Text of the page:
Joseph Campbell, Power of Myth
Joseph Campbell was an American professor, writer, speaker, anthropologist, and mythologist. He was born on March 26, 1904 and died on October 30, 1987. Joseph (John) Campbell is most famous for his work in the fields of both comparative mythology and comparative religion. To view your choice of 20 Power of Myth Videos:
Guns, Germs, and Steal
Jared Mason Diamond (born September 10, 1937) is an American scientist and author best known for his popular science books The Third Chimpanzee (1991), Guns, Germs, and Steel (1997, awarded a Pulitzer Prize), Collapse (2005) and The World Until Yesterday (2012). Originally trained in physiology, Diamond’s work is known for drawing from a variety of fields, including anthropology, ecology, geography, and evolutionary biology. Guns Germs and Steel – Out of Eden- A three part Documentary series based on Jared Diamond’s Pulitzer Prize-winning book of the same name, Guns, Germs and Steel traces humanity’s journey over the last 13,000 years from the dawn of farming at the end of the last Ice Age to the realities of life in the twenty-first century. Inspired by a question put to him on the island of Papua New Guinea more than thirty years ago, Diamond embarks on a world-wide quest to understand the roots of global inequality.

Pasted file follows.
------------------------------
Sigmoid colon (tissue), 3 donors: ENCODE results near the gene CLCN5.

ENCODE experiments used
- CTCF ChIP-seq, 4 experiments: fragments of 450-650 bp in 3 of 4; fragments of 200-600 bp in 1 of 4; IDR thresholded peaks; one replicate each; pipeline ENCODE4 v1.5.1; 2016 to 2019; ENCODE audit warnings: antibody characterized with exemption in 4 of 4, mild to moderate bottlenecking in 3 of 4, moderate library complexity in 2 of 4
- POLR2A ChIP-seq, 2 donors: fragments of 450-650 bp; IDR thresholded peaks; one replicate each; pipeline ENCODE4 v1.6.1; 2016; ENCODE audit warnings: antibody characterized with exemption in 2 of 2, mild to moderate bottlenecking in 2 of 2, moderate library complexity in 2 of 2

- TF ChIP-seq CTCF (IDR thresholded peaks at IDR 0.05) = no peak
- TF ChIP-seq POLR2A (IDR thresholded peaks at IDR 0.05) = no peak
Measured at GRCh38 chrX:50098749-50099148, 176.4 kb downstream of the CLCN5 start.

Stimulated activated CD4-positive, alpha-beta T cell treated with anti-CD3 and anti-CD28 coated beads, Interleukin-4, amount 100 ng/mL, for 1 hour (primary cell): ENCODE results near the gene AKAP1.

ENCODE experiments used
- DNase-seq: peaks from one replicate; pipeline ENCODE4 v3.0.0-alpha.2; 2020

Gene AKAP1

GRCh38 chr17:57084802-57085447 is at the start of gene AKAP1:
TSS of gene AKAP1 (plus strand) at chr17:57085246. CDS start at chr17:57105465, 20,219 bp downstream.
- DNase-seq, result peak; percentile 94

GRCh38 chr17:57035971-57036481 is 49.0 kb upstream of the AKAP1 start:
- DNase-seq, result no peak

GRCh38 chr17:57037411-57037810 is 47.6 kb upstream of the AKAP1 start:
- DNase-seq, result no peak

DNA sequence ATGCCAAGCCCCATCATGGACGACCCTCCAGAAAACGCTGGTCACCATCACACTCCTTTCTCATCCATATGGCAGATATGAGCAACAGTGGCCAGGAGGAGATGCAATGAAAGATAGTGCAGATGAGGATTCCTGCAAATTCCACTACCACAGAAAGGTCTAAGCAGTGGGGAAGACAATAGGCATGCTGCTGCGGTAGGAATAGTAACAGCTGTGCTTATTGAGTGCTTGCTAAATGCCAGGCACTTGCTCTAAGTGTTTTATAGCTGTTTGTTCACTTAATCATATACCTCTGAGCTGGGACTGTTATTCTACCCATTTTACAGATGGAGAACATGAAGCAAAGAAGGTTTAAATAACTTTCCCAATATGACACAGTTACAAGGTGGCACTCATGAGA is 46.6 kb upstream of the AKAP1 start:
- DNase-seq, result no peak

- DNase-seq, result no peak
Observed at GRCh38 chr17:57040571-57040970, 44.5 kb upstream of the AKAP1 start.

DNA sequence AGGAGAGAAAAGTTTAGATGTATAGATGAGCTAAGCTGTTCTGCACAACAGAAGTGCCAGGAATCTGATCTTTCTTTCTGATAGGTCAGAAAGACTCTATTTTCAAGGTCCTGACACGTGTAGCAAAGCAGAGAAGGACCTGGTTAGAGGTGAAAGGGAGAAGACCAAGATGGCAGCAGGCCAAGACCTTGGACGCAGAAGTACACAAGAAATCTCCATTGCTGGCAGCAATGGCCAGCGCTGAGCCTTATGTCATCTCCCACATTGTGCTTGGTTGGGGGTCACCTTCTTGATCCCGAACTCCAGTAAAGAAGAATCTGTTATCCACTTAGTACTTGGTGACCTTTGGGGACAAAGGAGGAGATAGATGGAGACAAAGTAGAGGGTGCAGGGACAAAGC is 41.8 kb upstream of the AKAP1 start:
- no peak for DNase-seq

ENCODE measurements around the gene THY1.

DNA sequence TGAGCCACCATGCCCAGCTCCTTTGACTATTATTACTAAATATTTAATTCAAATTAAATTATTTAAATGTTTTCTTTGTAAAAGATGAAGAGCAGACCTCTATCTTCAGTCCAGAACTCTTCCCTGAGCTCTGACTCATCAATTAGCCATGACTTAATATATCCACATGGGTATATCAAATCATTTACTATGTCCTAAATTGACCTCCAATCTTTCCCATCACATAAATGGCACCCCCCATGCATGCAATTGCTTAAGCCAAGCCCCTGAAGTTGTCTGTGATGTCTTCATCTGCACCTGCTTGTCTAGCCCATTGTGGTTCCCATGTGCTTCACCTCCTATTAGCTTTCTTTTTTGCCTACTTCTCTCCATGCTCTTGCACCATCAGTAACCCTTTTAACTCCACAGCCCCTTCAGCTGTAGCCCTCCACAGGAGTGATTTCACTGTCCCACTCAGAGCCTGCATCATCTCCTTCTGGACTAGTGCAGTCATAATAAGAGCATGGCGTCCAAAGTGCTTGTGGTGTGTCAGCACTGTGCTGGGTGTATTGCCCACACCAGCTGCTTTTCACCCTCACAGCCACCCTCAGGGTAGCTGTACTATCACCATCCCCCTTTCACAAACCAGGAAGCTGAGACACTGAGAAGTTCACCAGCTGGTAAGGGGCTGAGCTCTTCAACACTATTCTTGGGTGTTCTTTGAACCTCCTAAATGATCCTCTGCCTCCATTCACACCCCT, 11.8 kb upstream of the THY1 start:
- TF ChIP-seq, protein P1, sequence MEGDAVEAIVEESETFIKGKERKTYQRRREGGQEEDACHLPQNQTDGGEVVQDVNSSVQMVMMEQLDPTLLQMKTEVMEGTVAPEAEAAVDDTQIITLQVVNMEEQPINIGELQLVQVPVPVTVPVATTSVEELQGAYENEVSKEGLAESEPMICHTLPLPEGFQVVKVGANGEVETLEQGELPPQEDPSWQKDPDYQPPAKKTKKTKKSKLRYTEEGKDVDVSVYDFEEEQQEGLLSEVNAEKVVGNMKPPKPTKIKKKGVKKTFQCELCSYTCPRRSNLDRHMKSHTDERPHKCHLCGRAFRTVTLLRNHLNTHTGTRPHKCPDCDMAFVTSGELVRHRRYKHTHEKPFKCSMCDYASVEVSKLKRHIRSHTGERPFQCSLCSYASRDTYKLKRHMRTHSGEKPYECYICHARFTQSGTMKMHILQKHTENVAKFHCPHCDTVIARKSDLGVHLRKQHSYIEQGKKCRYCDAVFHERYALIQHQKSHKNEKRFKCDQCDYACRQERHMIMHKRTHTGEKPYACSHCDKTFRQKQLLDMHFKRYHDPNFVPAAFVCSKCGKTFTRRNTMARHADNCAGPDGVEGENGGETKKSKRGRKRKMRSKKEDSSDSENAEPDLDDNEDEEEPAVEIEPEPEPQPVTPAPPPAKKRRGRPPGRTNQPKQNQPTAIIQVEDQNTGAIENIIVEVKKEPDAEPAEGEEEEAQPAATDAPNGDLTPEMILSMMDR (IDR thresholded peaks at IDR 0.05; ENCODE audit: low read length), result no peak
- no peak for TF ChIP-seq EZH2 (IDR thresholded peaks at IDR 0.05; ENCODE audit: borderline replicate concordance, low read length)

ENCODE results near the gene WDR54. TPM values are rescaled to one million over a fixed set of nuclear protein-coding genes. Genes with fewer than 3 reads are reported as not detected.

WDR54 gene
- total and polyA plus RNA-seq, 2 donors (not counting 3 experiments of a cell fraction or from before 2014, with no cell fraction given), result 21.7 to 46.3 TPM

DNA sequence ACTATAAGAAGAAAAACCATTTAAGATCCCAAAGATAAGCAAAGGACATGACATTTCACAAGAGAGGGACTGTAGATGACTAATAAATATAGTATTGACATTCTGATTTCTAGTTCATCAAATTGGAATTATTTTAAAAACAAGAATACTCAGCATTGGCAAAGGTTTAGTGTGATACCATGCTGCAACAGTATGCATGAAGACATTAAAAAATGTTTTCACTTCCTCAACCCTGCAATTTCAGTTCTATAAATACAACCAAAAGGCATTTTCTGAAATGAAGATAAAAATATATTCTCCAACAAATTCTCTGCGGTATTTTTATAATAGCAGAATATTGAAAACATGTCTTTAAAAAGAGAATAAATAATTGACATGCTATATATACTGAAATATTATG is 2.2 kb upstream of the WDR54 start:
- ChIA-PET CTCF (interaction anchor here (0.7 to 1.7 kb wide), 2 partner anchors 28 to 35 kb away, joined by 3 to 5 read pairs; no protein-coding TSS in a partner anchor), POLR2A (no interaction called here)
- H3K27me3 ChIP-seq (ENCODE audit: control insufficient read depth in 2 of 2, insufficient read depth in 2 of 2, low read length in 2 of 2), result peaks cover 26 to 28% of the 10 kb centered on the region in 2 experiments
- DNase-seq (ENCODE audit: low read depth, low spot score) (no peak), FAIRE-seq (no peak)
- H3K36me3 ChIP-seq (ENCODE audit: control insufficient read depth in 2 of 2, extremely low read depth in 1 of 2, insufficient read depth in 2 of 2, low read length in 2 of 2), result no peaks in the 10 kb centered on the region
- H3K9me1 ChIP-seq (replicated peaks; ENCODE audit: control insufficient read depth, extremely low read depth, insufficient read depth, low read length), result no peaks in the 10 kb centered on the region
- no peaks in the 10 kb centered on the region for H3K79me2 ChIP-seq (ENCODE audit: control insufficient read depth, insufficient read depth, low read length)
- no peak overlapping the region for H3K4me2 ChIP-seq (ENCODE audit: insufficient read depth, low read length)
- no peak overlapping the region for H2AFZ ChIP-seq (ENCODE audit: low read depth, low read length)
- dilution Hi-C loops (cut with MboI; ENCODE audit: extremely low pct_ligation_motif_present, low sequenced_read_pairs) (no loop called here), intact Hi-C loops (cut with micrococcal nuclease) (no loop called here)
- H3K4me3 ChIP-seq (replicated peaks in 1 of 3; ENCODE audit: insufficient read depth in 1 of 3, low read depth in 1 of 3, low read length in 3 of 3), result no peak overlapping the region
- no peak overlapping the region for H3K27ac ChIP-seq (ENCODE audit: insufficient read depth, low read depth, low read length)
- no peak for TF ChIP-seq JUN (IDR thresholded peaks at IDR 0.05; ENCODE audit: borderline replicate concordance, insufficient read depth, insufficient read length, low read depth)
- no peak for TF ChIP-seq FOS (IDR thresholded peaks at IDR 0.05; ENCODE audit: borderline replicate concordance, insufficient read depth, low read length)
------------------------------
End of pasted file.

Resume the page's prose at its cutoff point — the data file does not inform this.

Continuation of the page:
To view Guns, Germs, and Steel:
The Alphabet vs. The Goddess Lecture by Dr. Leonard Shlain
Published on Nov 1, 2012
In this groundbreaking book, Dr. Leonard Shlain, surgeon and author of the bestselling “Art & Physics,” proposes that the process of learning alphabetic literacy rewired the human brain, with profound consequences for culture. Making remarkable connections across a wide range of subjects including brain function, anthropology, history, and religion, Shlain argues that literacy reinforced the brain’s linear, abstract, predominantly masculine left hemisphere at the expense of the holistic, iconic feminine right one. This shift upset the balance between men and women initiating the disappearance of goddesses, the abhorrence of images, and, in literacy’s early stages, the decline of women’s political status. Patriarchy and misogyny followed. www.leonardshlain.com. To view his lecture: